In recent years the food service industry has primarily given it's attention to millennials and how to market to this group. What are they eating? Where do they frequent? How much money do they spend? Confession...I am a millennial. And like a typical millennial, of course, I believe my generation should be the focus of every product and service out there. However, after a recent visit from my parents, I've begun to rethink another group of consumers; baby boomers. Upon deciding where to go to dinner one evening, it seemed my baby boomer parents had some serious opinions on what they liked and where they wanted to go, prompting me to think....just how often do ma and pa dine out? As it would turn out; a lot!
Similar to millennials, baby boomers, evoke strong reactions in many people, but, like it or not, this group still holds a significant portion of buying power today. This, in part, is due to the fact that baby boomes are retiring later than expected and earning higher salaries than their younger counter-parts, giving them more disposable income. But maybe more so, baby boomers simply have a different attitude when it comes to dining out. Baby boomers were the first generation to grow up with fast food. They influenced several key trends such as drive-thrus and delivery. The tastes and styles of baby boomers have, arguably, laid the foundation of the fast-casual service we know today.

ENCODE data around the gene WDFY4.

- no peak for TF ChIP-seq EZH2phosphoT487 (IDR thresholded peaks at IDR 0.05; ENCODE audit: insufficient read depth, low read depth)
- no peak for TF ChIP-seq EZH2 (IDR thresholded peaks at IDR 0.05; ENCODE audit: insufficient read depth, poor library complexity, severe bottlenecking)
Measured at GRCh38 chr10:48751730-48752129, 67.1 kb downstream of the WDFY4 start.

A recent study by market research group, NPD, shows that, since 2008, baby boomers have increased their share of restaurant traffic by six percentage points, whereas millennials have decreased their traffic by that exact same amount. That's not to say that we should just completely forget about millennials, but that perhaps we shouldn't put all our eggs in one basket, as the saying goes. The ironic part of these two segments is that, despite difference in age and technology, they aren't that disimilar. Both baby boomers and millennials are large in population and both make healthier decisions when it comes to menu choices, so perhaps our marketing strategies won't have to change dramatically to accomodate both generations. It will be interesting to see how both of these groups evolve and inflence the food service industry in the coming years and, in turn, how we in the industry will respond to them.